Rebel Meets Rebel Explicit Lyrics
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Vince Paul, famed drummer from Pantera and Damageplan, debuts his self-owned label, Big Vin Records, with Rebel Meets Rebel! Rebel Meets Rebel is a collaboration of the Cowboys From Hell (the late Dimebag Darrell on guitar, Vinnie Paul and drums, and Rex Paul on bass) teamed with vocals by country outlaw legend and Grammy winning songwriter David Allan Coe. It is the final full-length recording to include Dimebag, and it is a record that he truly loved.
A collaboration between country legend David Allan Coe, plus Pantera's Dimebag Darrell, Vinnie Paul, and Rex Brown, Rebel Meets Rebel serve as a throwback to the ragged glory of second-string Southern rock acts such as Molly Hatchet and the Outlaws. Fusing the nastiest, most uncompromising elements of the hard rock that made Dime and Co. famous with Coe's rebellious spirit, RMR succeed on tracks such as "Cowboys Do More Dope," "Panfilo," and "Time," though others, especially "N.Y.C. Streets" and "Get Outta My Life" (with Hank Williams III) are less successful, never becoming the fully-formed ideas that constitute great or even very good songs. Ultimately, RMR will satisfy Dimebag completists while doing little to enhance the late guitar legend's legacy. --Jedd Beaudoin
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I have bought over 50 CDs in first 3 months of 2008, and this is by far one the best.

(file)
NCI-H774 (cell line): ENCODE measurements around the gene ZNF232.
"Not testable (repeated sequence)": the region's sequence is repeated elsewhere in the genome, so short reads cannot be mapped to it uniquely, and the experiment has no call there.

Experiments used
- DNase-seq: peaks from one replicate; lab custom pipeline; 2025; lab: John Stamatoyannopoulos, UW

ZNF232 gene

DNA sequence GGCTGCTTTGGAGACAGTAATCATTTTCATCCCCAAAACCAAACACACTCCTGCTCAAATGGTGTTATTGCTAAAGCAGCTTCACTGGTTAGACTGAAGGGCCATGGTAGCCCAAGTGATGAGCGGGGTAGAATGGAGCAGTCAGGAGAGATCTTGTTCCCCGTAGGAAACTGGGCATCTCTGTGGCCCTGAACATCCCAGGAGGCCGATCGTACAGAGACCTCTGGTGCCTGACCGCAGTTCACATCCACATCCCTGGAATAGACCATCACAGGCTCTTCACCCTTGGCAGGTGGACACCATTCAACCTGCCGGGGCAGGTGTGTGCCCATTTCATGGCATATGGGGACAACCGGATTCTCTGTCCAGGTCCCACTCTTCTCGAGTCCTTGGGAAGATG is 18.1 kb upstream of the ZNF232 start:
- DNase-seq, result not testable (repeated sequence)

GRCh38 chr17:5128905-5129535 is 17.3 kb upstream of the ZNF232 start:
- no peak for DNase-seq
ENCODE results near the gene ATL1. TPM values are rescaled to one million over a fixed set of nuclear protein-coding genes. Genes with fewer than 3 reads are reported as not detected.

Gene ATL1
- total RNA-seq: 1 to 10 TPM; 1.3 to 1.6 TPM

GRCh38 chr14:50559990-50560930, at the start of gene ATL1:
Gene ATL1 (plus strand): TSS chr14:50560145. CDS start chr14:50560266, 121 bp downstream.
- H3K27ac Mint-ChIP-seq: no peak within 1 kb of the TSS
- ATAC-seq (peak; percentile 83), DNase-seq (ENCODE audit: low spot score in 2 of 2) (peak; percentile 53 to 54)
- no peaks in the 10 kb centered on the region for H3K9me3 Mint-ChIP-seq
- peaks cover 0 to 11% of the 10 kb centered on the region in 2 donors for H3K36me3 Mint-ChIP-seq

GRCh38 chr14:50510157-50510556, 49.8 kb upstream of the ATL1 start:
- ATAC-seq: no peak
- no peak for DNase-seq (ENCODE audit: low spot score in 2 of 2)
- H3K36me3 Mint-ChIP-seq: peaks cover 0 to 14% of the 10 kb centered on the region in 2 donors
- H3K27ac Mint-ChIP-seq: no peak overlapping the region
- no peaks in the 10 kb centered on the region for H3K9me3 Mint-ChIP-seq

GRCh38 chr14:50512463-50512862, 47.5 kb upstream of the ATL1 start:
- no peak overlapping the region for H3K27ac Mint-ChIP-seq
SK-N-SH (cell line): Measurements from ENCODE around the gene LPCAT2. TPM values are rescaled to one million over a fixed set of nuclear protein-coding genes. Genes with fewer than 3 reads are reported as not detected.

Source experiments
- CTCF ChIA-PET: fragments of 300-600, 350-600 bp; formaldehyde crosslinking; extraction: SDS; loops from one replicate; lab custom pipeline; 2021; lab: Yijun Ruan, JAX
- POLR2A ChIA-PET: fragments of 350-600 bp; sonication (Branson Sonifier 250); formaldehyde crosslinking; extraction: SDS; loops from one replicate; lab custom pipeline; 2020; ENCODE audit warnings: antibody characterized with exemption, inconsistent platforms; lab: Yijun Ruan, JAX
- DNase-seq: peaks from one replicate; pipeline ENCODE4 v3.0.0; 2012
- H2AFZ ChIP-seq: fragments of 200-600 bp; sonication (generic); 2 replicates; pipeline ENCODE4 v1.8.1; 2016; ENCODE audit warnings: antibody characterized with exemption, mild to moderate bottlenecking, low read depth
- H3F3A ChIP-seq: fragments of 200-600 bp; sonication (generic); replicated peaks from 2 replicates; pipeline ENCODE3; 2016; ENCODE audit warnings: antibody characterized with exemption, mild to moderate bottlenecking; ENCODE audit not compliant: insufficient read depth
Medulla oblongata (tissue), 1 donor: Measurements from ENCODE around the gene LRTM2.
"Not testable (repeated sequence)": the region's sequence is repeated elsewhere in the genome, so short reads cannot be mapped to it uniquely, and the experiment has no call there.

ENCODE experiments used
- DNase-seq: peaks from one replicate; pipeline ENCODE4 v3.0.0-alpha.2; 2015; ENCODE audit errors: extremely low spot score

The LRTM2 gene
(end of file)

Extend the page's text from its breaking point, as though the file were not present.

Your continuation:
Anyone who doesn't "get" what these guys are doing here should stick to their pubescent idea of metal and go buy some CDs with pentagrams on the cover so the music will feel 'heavy' for them. Anyone who's been a Pantera fan from the beginning should love this!
RIP Dimebag - you never knew me, but you are with me everyday via the huge legacy you've left all of us with your unique and beautiful music. You are truly missed.
But Rebel Meets Rebel - a collaboration between controversial Ohio country star David Allan Coe ("Take This Job and Shove It") and controversial Southern heavy-metal rockers Pantera ("Walk") - could change that. The disc offers 12 solid tracks of grooving, aggressive riffs topped with genuine, gritty country-and-western vocals.
Adding a bittersweet note to the booze-and-women attitude of the record is the fact that Rebel Meets Rebel marks the first posthumous release of "Dimebag" Darrell Abbott. The revered guitarist was shot by a crazed fan at a Damageplan concert on December 8, 2004. (Damageplan was Abbott's first project after the breakup of Pantera. Rebel Meets Rebel was recorded between 1999 and 2003, the plan being to release it after Damageplan's second album.)
Journalists have often asserted that neither Coe nor the Pantera alums changed what they did to fit Rebel Meets Rebel. There is a certain degree of truth to this, as Coe is as country as ever and the "Cowboys from Hell" rock out quite convincingly. Yet there is a definite give and take to the sound, with Abbott and Co. giving.